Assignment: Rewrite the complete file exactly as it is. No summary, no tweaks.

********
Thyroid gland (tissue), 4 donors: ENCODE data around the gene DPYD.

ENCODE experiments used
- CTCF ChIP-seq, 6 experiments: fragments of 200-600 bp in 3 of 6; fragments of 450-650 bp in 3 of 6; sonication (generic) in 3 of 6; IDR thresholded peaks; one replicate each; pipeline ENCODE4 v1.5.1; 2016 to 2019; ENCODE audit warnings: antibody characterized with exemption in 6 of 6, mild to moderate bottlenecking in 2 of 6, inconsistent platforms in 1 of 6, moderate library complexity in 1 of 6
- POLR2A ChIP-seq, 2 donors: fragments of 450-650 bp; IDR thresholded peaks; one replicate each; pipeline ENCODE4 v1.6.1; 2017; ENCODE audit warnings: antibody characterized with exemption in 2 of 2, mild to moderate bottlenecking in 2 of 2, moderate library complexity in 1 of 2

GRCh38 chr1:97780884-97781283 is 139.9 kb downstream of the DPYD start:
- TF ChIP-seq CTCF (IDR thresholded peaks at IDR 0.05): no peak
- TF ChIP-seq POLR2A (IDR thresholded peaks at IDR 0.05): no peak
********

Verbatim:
Thyroid gland (tissue), 4 donors: ENCODE data around the gene DPYD.

ENCODE experiments used
- CTCF ChIP-seq, 6 experiments: fragments of 200-600 bp in 3 of 6; fragments of 450-650 bp in 3 of 6; sonication (generic) in 3 of 6; IDR thresholded peaks; one replicate each; pipeline ENCODE4 v1.5.1; 2016 to 2019; ENCODE audit warnings: antibody characterized with exemption in 6 of 6, mild to moderate bottlenecking in 2 of 6, inconsistent platforms in 1 of 6, moderate library complexity in 1 of 6
- POLR2A ChIP-seq, 2 donors: fragments of 450-650 bp; IDR thresholded peaks; one replicate each; pipeline ENCODE4 v1.6.1; 2017; ENCODE audit warnings: antibody characterized with exemption in 2 of 2, mild to moderate bottlenecking in 2 of 2, moderate library complexity in 1 of 2

GRCh38 chr1:97780884-97781283 is 139.9 kb downstream of the DPYD start:
- TF ChIP-seq CTCF (IDR thresholded peaks at IDR 0.05): no peak
- TF ChIP-seq POLR2A (IDR thresholded peaks at IDR 0.05): no peak